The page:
For the half laps, I similarly laid out my joint and set the depth of the dado stack. Using my miter gauge, a backstop, and a stop block, I hogged out the waste for the stretchers on the top and bottom of the table. Then to fit everything, I added some glue to the inside of the mortises and popped everything together.

I used a forstner bit to bore a hole into the top of the half lap of the castle joint, and then a big ass drill bit to drill a pilot hole for these 6 ¾ outdoor rated flat lock fasteners to make sure this thing is tight and solid. Part of the reasoning behind the fastner is that I wanted to do the shou sugi ban treatment and burn the whole base to a black, alligator skin finish and I’ve got a lot of concerns about cooking glue with an open flame under that high heat.

If you’re not familiar with shou sugi ban, it’s an ancient Japanese wood burning technique that provides great weather resistance to wood. It’s traditionally used on siding but has also been used on furniture. It’s also used, albeit in a different version and capacity, in whiskey making which has the insides of the oak barrels charred to provide rot resistance and flavor. Since this is an outdoor project, this seemed extremely fitting.

To further protect the wood, I used Total Boat’s halcyon outdoor water based varnish. This is my first time using Halcyon so it’s hard to say how it holds up long term, but as far as application, this stuff was awesome. No sanding between coats. I used an HVLP sprayer and if you choose to spray would recommend diluting with 20% water to help lower viscosity per directions. This can also be brushed on with a foam brush and won’t require dilution whatsoever. I sprayed the base with multiple thin to medium coasts as well as a plywood substrate that I would later inlay into the concrete slab with construction adhesive.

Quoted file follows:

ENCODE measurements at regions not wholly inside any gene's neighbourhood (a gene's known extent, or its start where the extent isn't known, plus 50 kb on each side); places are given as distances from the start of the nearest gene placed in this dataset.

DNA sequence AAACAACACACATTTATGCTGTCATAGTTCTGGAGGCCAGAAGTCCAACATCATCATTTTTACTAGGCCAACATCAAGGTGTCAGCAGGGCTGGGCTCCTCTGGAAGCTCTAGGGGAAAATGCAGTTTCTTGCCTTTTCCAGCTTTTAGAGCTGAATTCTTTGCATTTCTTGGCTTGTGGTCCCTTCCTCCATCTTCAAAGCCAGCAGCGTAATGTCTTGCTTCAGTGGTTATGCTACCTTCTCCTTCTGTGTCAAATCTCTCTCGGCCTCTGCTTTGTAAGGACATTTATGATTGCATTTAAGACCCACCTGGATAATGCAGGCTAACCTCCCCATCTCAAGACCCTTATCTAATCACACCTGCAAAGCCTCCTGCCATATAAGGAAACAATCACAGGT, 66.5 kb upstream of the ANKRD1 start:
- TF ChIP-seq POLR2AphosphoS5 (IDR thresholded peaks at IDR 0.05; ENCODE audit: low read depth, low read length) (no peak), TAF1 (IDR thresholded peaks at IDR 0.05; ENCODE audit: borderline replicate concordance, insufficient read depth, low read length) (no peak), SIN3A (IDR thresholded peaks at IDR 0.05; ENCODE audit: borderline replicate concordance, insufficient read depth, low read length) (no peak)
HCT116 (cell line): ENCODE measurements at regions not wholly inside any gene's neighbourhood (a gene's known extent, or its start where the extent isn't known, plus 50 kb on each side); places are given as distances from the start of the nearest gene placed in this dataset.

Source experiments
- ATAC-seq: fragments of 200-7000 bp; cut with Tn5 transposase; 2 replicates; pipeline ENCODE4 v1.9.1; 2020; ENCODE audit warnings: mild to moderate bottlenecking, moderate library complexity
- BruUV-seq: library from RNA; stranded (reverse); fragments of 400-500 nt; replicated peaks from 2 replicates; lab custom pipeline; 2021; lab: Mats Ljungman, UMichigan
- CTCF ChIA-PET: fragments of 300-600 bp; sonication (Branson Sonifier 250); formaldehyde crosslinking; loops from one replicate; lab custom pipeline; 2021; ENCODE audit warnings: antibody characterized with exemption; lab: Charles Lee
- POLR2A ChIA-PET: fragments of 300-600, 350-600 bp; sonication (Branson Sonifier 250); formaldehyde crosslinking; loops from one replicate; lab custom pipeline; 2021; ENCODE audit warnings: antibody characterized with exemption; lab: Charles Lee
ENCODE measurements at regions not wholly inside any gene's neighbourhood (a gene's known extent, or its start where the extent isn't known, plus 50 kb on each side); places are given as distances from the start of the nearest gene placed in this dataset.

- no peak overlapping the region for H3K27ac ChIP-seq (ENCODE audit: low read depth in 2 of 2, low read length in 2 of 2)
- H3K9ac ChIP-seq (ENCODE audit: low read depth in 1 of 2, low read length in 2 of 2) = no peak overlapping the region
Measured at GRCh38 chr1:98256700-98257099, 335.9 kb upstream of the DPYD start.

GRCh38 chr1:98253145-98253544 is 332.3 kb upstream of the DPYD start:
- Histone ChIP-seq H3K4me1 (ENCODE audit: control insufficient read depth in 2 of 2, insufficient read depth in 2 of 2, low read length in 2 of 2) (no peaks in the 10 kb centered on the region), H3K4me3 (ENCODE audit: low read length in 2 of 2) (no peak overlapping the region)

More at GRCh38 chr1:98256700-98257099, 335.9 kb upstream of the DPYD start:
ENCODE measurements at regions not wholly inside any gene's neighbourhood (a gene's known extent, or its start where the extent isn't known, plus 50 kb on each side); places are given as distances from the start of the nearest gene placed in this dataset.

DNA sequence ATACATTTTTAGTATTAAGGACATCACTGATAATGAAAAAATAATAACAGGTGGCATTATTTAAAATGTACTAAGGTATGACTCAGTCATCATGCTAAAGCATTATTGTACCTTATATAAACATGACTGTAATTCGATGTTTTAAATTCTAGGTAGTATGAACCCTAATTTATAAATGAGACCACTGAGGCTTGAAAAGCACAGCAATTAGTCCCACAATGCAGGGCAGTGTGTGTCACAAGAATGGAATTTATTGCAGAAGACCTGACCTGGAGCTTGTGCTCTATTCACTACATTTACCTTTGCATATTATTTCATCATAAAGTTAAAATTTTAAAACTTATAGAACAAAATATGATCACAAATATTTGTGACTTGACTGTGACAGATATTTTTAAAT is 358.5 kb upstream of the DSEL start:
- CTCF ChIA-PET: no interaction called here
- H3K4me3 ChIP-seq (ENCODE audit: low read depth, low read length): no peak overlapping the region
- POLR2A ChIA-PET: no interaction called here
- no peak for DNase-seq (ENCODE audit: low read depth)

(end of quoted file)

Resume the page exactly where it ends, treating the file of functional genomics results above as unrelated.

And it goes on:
Step 4: Finishing Up

After it was cured, I drilled mending straps into the base with outdoor rated screws and fired a pan head screw from the underside into the plywood substrate to attach the top.

As a final seal on the top, I mixed up more pure tung oil with melted beeswax. The beeswax begins to firm up almost immediately on application so I rubbed it in pretty vigorously before scraping the excess with a flexible scraper and then hand buffing off with blue shop rags. I waited one week for a full cure on the finish.

Then voila, you’ve got a table. I really enjoyed this project and the opportunity to experiment with a different medium in gfrc that I’d never worked with before and I love the look of the contrast between the live edge and charcoal concrete as well as the continuous grain pattern of the live edge maple. The base is extra stable, weather resistant, and that deep alligator skin burn is one of my favorite looks out there. Hope you all get inspired to make something cool of your own that pushes you out of your comfort zones.